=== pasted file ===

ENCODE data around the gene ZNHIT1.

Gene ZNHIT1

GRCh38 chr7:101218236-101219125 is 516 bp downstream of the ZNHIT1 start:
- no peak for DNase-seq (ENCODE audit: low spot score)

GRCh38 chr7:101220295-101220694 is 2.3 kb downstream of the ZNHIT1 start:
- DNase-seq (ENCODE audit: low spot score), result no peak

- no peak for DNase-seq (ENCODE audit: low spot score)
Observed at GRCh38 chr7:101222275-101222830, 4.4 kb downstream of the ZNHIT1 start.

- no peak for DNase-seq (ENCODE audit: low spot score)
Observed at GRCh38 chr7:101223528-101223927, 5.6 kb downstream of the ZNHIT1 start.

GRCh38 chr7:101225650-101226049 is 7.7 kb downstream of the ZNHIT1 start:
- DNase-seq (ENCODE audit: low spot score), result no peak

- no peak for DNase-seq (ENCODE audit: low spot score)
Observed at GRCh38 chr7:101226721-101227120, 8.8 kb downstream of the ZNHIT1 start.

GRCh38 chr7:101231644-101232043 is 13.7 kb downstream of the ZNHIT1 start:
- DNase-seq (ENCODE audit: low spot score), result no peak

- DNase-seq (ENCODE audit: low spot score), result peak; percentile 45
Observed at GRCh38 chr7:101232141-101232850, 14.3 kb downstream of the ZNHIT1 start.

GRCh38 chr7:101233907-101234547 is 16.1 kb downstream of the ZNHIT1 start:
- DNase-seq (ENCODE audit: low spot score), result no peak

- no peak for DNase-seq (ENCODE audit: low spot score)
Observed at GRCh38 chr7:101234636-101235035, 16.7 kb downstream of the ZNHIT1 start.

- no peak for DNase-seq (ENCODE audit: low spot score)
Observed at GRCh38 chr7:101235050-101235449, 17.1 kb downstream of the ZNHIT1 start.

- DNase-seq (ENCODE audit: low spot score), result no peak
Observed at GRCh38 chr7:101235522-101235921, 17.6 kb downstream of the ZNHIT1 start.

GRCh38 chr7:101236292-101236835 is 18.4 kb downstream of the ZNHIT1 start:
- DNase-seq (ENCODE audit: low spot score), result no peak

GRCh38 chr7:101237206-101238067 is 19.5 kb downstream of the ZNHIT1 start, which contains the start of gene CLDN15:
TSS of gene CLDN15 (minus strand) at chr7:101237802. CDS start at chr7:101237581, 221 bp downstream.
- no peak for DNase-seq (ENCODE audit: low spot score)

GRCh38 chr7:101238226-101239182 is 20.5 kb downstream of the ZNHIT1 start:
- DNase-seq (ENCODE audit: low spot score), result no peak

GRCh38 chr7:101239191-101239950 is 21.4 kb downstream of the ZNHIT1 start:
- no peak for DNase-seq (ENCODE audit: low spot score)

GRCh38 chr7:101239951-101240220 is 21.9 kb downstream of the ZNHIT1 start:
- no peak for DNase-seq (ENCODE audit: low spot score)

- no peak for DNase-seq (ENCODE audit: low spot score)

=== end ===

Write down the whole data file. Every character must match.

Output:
ENCODE data around the gene ZNHIT1.

Gene ZNHIT1

GRCh38 chr7:101218236-101219125 is 516 bp downstream of the ZNHIT1 start:
- no peak for DNase-seq (ENCODE audit: low spot score)

GRCh38 chr7:101220295-101220694 is 2.3 kb downstream of the ZNHIT1 start:
- DNase-seq (ENCODE audit: low spot score), result no peak

- no peak for DNase-seq (ENCODE audit: low spot score)
Observed at GRCh38 chr7:101222275-101222830, 4.4 kb downstream of the ZNHIT1 start.

- no peak for DNase-seq (ENCODE audit: low spot score)
Observed at GRCh38 chr7:101223528-101223927, 5.6 kb downstream of the ZNHIT1 start.

GRCh38 chr7:101225650-101226049 is 7.7 kb downstream of the ZNHIT1 start:
- DNase-seq (ENCODE audit: low spot score), result no peak

- no peak for DNase-seq (ENCODE audit: low spot score)
Observed at GRCh38 chr7:101226721-101227120, 8.8 kb downstream of the ZNHIT1 start.

GRCh38 chr7:101231644-101232043 is 13.7 kb downstream of the ZNHIT1 start:
- DNase-seq (ENCODE audit: low spot score), result no peak

- DNase-seq (ENCODE audit: low spot score), result peak; percentile 45
Observed at GRCh38 chr7:101232141-101232850, 14.3 kb downstream of the ZNHIT1 start.

GRCh38 chr7:101233907-101234547 is 16.1 kb downstream of the ZNHIT1 start:
- DNase-seq (ENCODE audit: low spot score), result no peak

- no peak for DNase-seq (ENCODE audit: low spot score)
Observed at GRCh38 chr7:101234636-101235035, 16.7 kb downstream of the ZNHIT1 start.

- no peak for DNase-seq (ENCODE audit: low spot score)
Observed at GRCh38 chr7:101235050-101235449, 17.1 kb downstream of the ZNHIT1 start.

- DNase-seq (ENCODE audit: low spot score), result no peak
Observed at GRCh38 chr7:101235522-101235921, 17.6 kb downstream of the ZNHIT1 start.

GRCh38 chr7:101236292-101236835 is 18.4 kb downstream of the ZNHIT1 start:
- DNase-seq (ENCODE audit: low spot score), result no peak

GRCh38 chr7:101237206-101238067 is 19.5 kb downstream of the ZNHIT1 start, which contains the start of gene CLDN15:
TSS of gene CLDN15 (minus strand) at chr7:101237802. CDS start at chr7:101237581, 221 bp downstream.
- no peak for DNase-seq (ENCODE audit: low spot score)

GRCh38 chr7:101238226-101239182 is 20.5 kb downstream of the ZNHIT1 start:
- DNase-seq (ENCODE audit: low spot score), result no peak

GRCh38 chr7:101239191-101239950 is 21.4 kb downstream of the ZNHIT1 start:
- no peak for DNase-seq (ENCODE audit: low spot score)

GRCh38 chr7:101239951-101240220 is 21.9 kb downstream of the ZNHIT1 start:
- no peak for DNase-seq (ENCODE audit: low spot score)

- no peak for DNase-seq (ENCODE audit: low spot score)